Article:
Cozumel is one of the most breathtaking places to go scuba diving. The reefs are lush and virtually untouched, and this is due to the healthy current here. If you’re planning to visit Cozumel for scuba diving, it’s wise to think about drift diving. Drift diving utilizes the current by carrying you. This allows you to explore a wider area and conserve energy.
If you’ve never been drift diving before, it may sound dangerous or intimidating. But you’ll soon realize it’s the easiest (and the safest) way to dive! Take a look at some of these tips to make your diving experience even better:
Your buoyancy is one of the most important things to work on while you’re drift diving. You want to be able to swim in a straight, controlled line to your destination. Once you’re there, you will want to be able to easily stop yourself when gazing upon the coral. If you’re careful about your floating, you should be able to avoid adding a ton of air to your tank, too. Fine-tuning this skill will conserve air and energy.
Master Your Body Positions
Swimming in a horizontal form is ideal for drift diving. If you’re correctly spread out, you should be able to get close to the reefs without smashing into them. This is the position that offers maximum control, so it’s important to practice.
A good diving position also means you’ll be equipped to handle turns (left and right) and altitude (up and down). It should be fairly simple for you to move your fins and land in the area you want. Be careful when you’re working with your tank – too much air will put you in a vertical position. Too little air will mean a loss of control. Start by experimenting with small changes in your tank, and don’t forget to hold your horizontal position.
Don’t Get Caught
If you’re diving with any kind of cage or console, watch the floor. If anything is dragging, you could get stuck or left behind. You want to be free to roam, so make sure you tuck those odds and ends in with you. Whatever you do, don’t let them drag on the floor – especially when you’re on the move. If you’re dragging anything under you, there’s also a it will get caught on some coral or rocks. For most people, this is a major inconvenience. For others, it could mean air loss. To keep your gear (and your body) intact, don’t let anything touch the bottom unless you’re stationary.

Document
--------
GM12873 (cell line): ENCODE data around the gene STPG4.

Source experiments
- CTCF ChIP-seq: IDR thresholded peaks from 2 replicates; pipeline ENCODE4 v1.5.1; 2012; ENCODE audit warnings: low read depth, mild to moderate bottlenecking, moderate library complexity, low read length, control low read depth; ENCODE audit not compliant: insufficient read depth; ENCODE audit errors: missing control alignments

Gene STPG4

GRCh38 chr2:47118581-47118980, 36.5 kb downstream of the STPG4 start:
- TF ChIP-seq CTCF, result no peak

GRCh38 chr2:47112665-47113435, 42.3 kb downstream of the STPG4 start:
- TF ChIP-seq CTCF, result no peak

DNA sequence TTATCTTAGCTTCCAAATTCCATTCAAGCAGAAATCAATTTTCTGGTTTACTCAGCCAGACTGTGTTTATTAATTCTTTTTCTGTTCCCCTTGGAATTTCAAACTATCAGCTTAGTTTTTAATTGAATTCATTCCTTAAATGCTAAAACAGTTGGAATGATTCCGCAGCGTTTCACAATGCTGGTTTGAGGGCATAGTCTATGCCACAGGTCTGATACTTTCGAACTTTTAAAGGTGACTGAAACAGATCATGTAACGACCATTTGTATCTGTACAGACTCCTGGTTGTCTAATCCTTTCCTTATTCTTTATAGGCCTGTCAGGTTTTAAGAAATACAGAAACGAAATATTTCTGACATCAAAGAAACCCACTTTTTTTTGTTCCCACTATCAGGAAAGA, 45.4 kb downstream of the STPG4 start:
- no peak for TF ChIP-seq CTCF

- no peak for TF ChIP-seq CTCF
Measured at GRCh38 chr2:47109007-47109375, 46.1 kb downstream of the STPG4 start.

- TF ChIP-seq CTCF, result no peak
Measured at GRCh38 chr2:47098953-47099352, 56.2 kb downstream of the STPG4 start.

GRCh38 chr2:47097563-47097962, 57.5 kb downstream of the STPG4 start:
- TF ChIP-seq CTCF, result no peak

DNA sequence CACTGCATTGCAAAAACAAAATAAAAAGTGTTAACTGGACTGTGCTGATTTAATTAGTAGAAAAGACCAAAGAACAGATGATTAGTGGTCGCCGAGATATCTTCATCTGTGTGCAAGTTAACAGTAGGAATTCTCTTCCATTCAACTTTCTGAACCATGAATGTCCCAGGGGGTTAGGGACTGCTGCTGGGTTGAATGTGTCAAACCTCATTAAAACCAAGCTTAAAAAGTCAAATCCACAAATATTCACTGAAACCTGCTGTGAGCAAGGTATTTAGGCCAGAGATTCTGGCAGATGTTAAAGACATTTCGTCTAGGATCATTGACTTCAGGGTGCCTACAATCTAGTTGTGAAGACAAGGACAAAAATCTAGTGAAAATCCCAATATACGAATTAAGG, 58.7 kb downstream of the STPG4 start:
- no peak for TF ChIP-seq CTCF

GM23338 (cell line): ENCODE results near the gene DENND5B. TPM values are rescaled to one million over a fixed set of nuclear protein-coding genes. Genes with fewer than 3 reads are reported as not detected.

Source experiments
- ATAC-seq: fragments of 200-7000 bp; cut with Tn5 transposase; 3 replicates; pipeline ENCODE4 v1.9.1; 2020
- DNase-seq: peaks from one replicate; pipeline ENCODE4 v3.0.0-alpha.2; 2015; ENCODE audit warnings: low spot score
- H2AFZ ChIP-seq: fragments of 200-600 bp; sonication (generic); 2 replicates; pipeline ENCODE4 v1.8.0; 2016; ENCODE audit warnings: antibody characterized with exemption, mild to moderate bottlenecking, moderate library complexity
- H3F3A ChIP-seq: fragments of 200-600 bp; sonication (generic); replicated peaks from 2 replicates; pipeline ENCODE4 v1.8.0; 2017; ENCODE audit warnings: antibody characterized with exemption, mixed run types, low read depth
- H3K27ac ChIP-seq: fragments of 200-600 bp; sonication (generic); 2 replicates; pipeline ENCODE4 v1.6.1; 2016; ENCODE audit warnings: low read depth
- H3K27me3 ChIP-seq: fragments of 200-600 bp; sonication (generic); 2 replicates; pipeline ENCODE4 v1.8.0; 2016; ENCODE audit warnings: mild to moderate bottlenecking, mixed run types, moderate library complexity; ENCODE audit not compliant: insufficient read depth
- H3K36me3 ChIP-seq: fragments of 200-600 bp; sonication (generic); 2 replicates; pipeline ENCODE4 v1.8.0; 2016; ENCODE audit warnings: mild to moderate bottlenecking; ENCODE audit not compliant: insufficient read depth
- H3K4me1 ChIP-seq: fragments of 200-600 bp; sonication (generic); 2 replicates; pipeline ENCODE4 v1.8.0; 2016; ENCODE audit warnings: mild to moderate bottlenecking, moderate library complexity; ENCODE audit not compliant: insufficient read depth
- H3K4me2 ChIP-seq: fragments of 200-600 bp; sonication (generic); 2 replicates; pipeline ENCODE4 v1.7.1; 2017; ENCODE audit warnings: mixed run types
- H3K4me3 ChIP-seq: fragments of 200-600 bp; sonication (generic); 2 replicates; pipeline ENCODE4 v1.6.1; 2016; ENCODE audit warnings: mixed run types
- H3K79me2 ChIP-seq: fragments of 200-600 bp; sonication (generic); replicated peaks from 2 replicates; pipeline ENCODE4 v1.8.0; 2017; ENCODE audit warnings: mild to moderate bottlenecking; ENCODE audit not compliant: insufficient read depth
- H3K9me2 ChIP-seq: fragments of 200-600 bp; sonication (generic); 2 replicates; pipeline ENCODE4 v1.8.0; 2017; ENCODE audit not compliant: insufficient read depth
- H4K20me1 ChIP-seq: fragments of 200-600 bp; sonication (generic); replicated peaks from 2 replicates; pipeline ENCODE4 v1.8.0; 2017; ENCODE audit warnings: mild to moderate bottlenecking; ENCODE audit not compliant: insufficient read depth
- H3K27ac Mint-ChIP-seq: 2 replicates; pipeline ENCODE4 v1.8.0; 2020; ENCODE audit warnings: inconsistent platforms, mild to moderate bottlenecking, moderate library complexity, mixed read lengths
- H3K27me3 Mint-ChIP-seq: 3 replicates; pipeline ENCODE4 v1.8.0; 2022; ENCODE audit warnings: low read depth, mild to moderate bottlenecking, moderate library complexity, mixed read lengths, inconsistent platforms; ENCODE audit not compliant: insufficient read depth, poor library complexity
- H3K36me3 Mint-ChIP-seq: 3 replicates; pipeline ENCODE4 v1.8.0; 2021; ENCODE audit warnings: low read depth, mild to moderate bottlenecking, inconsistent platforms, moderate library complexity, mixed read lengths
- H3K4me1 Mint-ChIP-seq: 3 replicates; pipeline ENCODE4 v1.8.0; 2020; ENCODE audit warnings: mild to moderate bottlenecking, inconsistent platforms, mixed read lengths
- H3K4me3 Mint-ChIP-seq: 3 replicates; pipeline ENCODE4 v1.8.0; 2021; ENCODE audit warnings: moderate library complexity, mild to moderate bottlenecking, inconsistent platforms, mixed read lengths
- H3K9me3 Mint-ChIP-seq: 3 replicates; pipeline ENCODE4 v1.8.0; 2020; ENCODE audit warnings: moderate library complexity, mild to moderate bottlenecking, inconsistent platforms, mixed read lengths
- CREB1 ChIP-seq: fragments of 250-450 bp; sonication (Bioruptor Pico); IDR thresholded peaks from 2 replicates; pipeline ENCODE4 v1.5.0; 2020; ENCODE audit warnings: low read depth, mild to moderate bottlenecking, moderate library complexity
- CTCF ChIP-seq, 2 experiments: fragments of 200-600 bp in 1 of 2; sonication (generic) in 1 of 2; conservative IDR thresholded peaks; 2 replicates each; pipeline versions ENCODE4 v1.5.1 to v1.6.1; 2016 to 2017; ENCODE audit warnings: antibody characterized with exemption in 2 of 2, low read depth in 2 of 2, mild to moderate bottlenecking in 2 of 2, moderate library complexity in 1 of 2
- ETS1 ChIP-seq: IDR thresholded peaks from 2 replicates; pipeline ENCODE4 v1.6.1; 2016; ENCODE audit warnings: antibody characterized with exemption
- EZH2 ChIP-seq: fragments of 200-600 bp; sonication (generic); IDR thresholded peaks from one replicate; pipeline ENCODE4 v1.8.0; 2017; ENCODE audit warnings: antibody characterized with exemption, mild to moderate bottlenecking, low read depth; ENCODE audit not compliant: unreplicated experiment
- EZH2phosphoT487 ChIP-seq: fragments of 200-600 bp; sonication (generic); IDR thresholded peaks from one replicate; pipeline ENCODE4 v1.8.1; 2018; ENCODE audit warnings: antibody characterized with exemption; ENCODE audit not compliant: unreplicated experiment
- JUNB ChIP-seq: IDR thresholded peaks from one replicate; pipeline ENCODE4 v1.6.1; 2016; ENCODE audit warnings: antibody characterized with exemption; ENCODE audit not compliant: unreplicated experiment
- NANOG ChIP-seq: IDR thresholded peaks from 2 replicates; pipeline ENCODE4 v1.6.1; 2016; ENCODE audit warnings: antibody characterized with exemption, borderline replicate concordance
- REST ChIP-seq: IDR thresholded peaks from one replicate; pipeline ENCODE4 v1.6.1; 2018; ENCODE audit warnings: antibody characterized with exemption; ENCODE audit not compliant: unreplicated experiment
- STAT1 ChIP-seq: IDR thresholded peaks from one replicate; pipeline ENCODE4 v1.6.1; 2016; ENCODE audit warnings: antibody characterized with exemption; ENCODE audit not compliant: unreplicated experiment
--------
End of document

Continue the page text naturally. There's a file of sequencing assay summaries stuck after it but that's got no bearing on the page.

If you’re diving with a group of people, consideration is huge. Drift dives always work better when everyone descends together and works together. If you wait too long to descend, your team might have to go on without you. This will slow everyone down. Make sure you’re alert and ready. You should have all of your gear on and you should be in a position to quickly jump and keep up with the rest of your group. When you get under the water, do a few kicks to get ahead of the person behind you. This will help you avoid accidents and it will keep everything moving smoothly.
When you’re out in the water, it’s important to stay close to your guide. He/she will get you safely where you need to go. It also goes along with consideration – something else we’ve discussed in this article. Your guide will be able to help you with any trouble, and he/she will be watching you to make sure you’re following the rules and sticking with your group.
Getting separated from your guide can happen. If it does, it’s crucial that you have your own surface marker buoy so you can alert the crew above the water that you’re lost. Make sure you buy one that is bright and hard to miss. Carry it with you for every dive.
Pick Your Place in Line Ahead of Time
Before you head out with your group, ask yourself where you want to be in the line. Would you rather be towards the front or the back? Both positions have their advantages.
Sometimes, if you’re up in the front, you’ll be the first to catch the view of unique marine life. You might see something others won’t see because it might swim away out of fear. When you’re in the front, you often also have the advantage of being close to your guide. This is great if you’re a beginner and you need extra guidance.
Picking the back of the line has its advantages, as well. The fish, for example, may circle to the back of the link if they were spooked by the front of it. You can also take your time a bit more back there.
Whatever position you pick, try to choose either the front or the back. If you get stuck in the middle, you might miss out.
Tune-in To the Water’s Movements
Because you are swimming with the current, it can be difficult to find a place to rest and explore. If you can predict the water’s movements, you’ll be able to find an area where the current isn’t as strong. Remember that the more you swim against the current, the more air you’re going to lose. Conserve your energy and your air by working with the current and anticipating what it’s going to do next. If you need to get somewhere, try making a down-current movement for your desired area, and don’t kick too hard.
Watch Your Ascension
Before you start to ascend, listen carefully for boat traffic or other divers. Take note of your space and make sure there is nothing blocking your path. And most importantly, ascend slowly. Ascending too quickly can make you sick, and you’re not in a rush. Add a little air to your tank, settle back, and wait for your boat.
Feel free to contact us at Scuba-Diving-Cozumel.com for questions and tips (214-206-0577)!